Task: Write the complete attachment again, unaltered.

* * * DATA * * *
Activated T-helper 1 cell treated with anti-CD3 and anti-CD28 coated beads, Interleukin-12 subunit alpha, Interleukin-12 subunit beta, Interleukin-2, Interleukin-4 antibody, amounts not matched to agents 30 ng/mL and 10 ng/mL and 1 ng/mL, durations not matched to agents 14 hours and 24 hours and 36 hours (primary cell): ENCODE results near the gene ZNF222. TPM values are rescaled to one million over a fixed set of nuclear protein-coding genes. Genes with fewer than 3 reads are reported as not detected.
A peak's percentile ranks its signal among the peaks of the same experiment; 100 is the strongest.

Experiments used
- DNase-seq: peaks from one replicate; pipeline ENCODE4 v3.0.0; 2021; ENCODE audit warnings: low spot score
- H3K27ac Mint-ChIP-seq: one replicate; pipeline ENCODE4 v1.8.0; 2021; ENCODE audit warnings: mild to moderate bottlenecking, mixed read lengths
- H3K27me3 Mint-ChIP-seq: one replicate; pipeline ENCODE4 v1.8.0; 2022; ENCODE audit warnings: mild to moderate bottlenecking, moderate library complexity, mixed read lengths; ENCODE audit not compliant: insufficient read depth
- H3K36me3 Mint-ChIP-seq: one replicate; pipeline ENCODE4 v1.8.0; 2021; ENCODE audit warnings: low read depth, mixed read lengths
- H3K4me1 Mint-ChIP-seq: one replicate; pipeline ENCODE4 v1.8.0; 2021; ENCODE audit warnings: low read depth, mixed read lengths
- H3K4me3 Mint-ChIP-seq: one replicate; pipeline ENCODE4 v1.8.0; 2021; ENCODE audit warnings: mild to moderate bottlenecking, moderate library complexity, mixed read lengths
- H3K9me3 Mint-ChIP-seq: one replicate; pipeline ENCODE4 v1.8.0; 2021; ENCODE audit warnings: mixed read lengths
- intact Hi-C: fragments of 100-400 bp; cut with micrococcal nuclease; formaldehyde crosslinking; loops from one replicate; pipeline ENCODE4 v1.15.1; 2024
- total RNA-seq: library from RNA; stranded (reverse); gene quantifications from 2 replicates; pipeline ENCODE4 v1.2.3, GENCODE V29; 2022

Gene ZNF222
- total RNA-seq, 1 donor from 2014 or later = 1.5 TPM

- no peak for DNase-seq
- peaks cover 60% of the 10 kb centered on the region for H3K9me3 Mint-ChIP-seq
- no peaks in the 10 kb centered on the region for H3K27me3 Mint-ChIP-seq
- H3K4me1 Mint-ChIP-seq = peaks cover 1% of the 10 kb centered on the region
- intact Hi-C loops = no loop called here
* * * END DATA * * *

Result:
Activated T-helper 1 cell treated with anti-CD3 and anti-CD28 coated beads, Interleukin-12 subunit alpha, Interleukin-12 subunit beta, Interleukin-2, Interleukin-4 antibody, amounts not matched to agents 30 ng/mL and 10 ng/mL and 1 ng/mL, durations not matched to agents 14 hours and 24 hours and 36 hours (primary cell): ENCODE results near the gene ZNF222. TPM values are rescaled to one million over a fixed set of nuclear protein-coding genes. Genes with fewer than 3 reads are reported as not detected.
A peak's percentile ranks its signal among the peaks of the same experiment; 100 is the strongest.

Experiments used
- DNase-seq: peaks from one replicate; pipeline ENCODE4 v3.0.0; 2021; ENCODE audit warnings: low spot score
- H3K27ac Mint-ChIP-seq: one replicate; pipeline ENCODE4 v1.8.0; 2021; ENCODE audit warnings: mild to moderate bottlenecking, mixed read lengths
- H3K27me3 Mint-ChIP-seq: one replicate; pipeline ENCODE4 v1.8.0; 2022; ENCODE audit warnings: mild to moderate bottlenecking, moderate library complexity, mixed read lengths; ENCODE audit not compliant: insufficient read depth
- H3K36me3 Mint-ChIP-seq: one replicate; pipeline ENCODE4 v1.8.0; 2021; ENCODE audit warnings: low read depth, mixed read lengths
- H3K4me1 Mint-ChIP-seq: one replicate; pipeline ENCODE4 v1.8.0; 2021; ENCODE audit warnings: low read depth, mixed read lengths
- H3K4me3 Mint-ChIP-seq: one replicate; pipeline ENCODE4 v1.8.0; 2021; ENCODE audit warnings: mild to moderate bottlenecking, moderate library complexity, mixed read lengths
- H3K9me3 Mint-ChIP-seq: one replicate; pipeline ENCODE4 v1.8.0; 2021; ENCODE audit warnings: mixed read lengths
- intact Hi-C: fragments of 100-400 bp; cut with micrococcal nuclease; formaldehyde crosslinking; loops from one replicate; pipeline ENCODE4 v1.15.1; 2024
- total RNA-seq: library from RNA; stranded (reverse); gene quantifications from 2 replicates; pipeline ENCODE4 v1.2.3, GENCODE V29; 2022

Gene ZNF222
- total RNA-seq, 1 donor from 2014 or later = 1.5 TPM

- no peak for DNase-seq
- peaks cover 60% of the 10 kb centered on the region for H3K9me3 Mint-ChIP-seq
- no peaks in the 10 kb centered on the region for H3K27me3 Mint-ChIP-seq
- H3K4me1 Mint-ChIP-seq = peaks cover 1% of the 10 kb centered on the region
- intact Hi-C loops = no loop called here